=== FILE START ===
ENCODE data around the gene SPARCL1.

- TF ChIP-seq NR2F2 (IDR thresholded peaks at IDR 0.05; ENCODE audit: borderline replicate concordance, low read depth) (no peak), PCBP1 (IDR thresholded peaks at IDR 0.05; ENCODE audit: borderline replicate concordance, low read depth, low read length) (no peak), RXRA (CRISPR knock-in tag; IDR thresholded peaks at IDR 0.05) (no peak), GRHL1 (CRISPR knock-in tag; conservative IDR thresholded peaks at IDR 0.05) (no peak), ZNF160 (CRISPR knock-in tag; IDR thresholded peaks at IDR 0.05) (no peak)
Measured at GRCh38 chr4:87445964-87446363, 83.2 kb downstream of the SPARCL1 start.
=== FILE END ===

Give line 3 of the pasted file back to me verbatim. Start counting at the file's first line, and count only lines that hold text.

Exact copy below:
Measured at GRCh38 chr4:87445964-87446363, 83.2 kb downstream of the SPARCL1 start.